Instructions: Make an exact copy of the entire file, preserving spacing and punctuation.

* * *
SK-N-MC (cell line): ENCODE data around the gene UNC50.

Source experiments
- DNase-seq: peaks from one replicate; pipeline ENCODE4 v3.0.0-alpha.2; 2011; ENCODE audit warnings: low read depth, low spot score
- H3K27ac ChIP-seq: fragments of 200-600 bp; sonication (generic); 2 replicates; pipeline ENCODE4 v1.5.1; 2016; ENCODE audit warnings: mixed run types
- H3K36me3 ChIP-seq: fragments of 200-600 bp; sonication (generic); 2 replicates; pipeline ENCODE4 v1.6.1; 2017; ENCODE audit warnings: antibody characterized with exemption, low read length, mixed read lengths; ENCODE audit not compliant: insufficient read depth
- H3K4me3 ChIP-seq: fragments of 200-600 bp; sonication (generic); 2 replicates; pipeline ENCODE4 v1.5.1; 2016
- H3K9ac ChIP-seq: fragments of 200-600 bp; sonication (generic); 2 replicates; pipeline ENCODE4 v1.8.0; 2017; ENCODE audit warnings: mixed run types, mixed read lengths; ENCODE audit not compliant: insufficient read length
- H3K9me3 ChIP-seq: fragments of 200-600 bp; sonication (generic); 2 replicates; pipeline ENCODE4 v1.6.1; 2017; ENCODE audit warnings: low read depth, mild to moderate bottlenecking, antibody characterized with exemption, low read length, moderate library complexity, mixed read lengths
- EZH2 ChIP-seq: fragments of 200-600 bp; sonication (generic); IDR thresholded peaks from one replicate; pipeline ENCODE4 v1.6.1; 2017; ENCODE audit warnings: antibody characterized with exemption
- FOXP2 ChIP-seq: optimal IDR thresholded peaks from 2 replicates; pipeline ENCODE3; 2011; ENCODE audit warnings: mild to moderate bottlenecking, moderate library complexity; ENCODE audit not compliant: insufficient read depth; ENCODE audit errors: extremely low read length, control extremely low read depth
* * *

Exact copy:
SK-N-MC (cell line): ENCODE data around the gene UNC50.

Source experiments
- DNase-seq: peaks from one replicate; pipeline ENCODE4 v3.0.0-alpha.2; 2011; ENCODE audit warnings: low read depth, low spot score
- H3K27ac ChIP-seq: fragments of 200-600 bp; sonication (generic); 2 replicates; pipeline ENCODE4 v1.5.1; 2016; ENCODE audit warnings: mixed run types
- H3K36me3 ChIP-seq: fragments of 200-600 bp; sonication (generic); 2 replicates; pipeline ENCODE4 v1.6.1; 2017; ENCODE audit warnings: antibody characterized with exemption, low read length, mixed read lengths; ENCODE audit not compliant: insufficient read depth
- H3K4me3 ChIP-seq: fragments of 200-600 bp; sonication (generic); 2 replicates; pipeline ENCODE4 v1.5.1; 2016
- H3K9ac ChIP-seq: fragments of 200-600 bp; sonication (generic); 2 replicates; pipeline ENCODE4 v1.8.0; 2017; ENCODE audit warnings: mixed run types, mixed read lengths; ENCODE audit not compliant: insufficient read length
- H3K9me3 ChIP-seq: fragments of 200-600 bp; sonication (generic); 2 replicates; pipeline ENCODE4 v1.6.1; 2017; ENCODE audit warnings: low read depth, mild to moderate bottlenecking, antibody characterized with exemption, low read length, moderate library complexity, mixed read lengths
- EZH2 ChIP-seq: fragments of 200-600 bp; sonication (generic); IDR thresholded peaks from one replicate; pipeline ENCODE4 v1.6.1; 2017; ENCODE audit warnings: antibody characterized with exemption
- FOXP2 ChIP-seq: optimal IDR thresholded peaks from 2 replicates; pipeline ENCODE3; 2011; ENCODE audit warnings: mild to moderate bottlenecking, moderate library complexity; ENCODE audit not compliant: insufficient read depth; ENCODE audit errors: extremely low read length, control extremely low read depth